Clearly, Web 2.0 has revolutionized the ways available to filter and share information. Whether by managing information with social bookmarks and RSS, or communicating within learning communities via blogs, wikis, podcasts, Youtube, and Facebook, many students and educators have adopted digital information behaviours. Widgets, portals, apps, feeds, aggregators and more provide the ‘tools of trade’ for information curation and knowledge organisation.
In addition, social media is driving the creation of new types of online communities, new forms of collaboration, and different strategies for gathering and distributing information to build knowledge. This is the portable, personal web, focused on the individual, on a life-stream, on consolidating content, which is powered by widgets, drag and drop, and mashups of user engagement.
Social media requires that educators understand and deploy:
- Personalized learning with web tools
- Personal learning ‘one-to-many’ networks
- Cloud computing environments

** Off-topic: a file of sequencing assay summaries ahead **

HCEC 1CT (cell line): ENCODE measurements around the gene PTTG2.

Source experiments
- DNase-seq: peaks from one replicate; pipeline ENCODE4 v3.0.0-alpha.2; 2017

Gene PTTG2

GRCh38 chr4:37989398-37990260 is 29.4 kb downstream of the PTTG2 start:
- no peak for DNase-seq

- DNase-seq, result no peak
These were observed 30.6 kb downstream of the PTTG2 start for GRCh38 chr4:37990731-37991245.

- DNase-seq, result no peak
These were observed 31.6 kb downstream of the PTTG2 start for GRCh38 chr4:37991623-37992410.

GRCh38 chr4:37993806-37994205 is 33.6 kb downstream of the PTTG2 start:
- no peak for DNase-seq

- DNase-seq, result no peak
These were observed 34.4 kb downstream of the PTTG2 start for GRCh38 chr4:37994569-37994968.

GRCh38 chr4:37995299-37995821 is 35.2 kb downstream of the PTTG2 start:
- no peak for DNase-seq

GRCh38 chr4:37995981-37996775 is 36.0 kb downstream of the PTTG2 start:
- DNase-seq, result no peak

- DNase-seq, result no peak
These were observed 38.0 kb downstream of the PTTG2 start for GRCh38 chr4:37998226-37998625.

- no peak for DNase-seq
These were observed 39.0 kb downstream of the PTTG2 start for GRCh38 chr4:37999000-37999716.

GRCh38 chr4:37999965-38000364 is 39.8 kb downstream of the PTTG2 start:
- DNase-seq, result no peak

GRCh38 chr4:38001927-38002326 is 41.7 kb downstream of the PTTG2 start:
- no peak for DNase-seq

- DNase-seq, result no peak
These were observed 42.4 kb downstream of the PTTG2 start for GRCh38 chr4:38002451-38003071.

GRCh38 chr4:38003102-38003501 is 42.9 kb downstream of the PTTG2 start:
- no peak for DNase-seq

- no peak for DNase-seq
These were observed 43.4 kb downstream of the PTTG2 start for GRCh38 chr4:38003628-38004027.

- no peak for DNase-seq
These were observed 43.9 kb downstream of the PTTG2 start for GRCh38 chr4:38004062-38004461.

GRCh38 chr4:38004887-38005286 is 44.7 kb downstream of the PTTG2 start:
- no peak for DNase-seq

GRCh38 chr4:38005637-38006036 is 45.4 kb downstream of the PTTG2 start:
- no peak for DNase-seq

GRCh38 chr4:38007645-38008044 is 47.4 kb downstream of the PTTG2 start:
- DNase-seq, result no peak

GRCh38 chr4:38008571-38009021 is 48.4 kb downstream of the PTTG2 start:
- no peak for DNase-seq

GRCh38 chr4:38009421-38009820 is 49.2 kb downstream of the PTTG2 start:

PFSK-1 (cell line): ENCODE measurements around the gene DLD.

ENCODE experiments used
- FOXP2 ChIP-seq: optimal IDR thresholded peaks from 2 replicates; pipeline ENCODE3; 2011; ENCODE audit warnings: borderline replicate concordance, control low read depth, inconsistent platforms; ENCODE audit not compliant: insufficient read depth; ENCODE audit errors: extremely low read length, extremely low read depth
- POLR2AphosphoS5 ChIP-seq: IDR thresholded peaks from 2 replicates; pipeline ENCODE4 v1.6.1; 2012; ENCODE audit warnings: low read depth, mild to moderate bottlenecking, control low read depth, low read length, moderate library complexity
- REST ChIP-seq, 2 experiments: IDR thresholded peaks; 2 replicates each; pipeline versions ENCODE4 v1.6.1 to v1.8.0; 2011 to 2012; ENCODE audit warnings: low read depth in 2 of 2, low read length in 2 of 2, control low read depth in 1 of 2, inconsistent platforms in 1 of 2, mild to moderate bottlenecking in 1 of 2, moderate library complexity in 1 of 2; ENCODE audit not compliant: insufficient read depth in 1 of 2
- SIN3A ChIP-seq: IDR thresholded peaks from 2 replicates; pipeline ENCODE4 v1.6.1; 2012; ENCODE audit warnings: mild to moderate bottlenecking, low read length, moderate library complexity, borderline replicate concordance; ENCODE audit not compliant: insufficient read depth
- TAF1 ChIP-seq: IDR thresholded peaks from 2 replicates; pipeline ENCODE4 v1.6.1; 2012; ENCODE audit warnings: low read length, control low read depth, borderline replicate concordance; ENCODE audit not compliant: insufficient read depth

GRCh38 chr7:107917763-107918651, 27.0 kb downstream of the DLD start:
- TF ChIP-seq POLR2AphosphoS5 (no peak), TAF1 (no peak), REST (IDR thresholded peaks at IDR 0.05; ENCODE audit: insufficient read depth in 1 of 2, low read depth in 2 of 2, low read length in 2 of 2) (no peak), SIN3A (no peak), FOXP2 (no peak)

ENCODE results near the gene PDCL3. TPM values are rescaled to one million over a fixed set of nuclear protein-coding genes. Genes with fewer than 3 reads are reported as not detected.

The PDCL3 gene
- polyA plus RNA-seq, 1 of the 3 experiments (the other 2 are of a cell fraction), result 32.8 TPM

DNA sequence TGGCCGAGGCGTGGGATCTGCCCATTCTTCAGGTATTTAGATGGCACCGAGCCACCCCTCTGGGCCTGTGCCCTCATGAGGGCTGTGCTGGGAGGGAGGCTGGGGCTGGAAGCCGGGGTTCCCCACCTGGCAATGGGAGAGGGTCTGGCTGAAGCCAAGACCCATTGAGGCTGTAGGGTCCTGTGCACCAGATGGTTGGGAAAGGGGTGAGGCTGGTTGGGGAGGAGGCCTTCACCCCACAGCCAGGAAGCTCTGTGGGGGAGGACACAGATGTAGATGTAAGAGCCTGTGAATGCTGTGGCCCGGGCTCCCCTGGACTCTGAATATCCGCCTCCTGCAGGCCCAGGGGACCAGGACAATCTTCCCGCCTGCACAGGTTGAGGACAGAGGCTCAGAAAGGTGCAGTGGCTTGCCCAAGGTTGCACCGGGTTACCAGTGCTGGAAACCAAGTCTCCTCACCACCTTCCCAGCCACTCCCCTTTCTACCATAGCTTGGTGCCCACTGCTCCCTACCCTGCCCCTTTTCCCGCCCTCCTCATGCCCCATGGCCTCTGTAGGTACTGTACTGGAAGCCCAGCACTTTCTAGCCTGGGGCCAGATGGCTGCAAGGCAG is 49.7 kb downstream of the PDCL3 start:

- Mixed reality and multimodal mashups
In such a Web 2.0 environment, ‘searching’ can be a dangerous undercurrent. The ongoing developments in Google search provide a clue for the need for watchfulness. For example, Google instant, (that shows results as you type) has both enhanced and hindered our information seeking habits by its quick response to search terms, so making keyword term customization seem less relevant. The recent implemented Google Verbatim provided a ‘fix’ for exact keyword search, without removing the treacherous swell, and related search is just another cross current! In fact, recent changes in the search algorithm (Caffeine) and key-board shortcuts in Google highlight the transient nature of our ‘favourite’ search strategies, and the need to keep ‘up-to-date’ with decisions at search engine level which can dramatically impact the natural/organic search result listings. Diversity and flexibility in search tools/choices, coupled with fluency in social media and information seeking strategies must replace working with a skill-set that reflects a less dynamic age of the Internet. The extensive range and options possible in search can be explored further at Knowledge 2.0.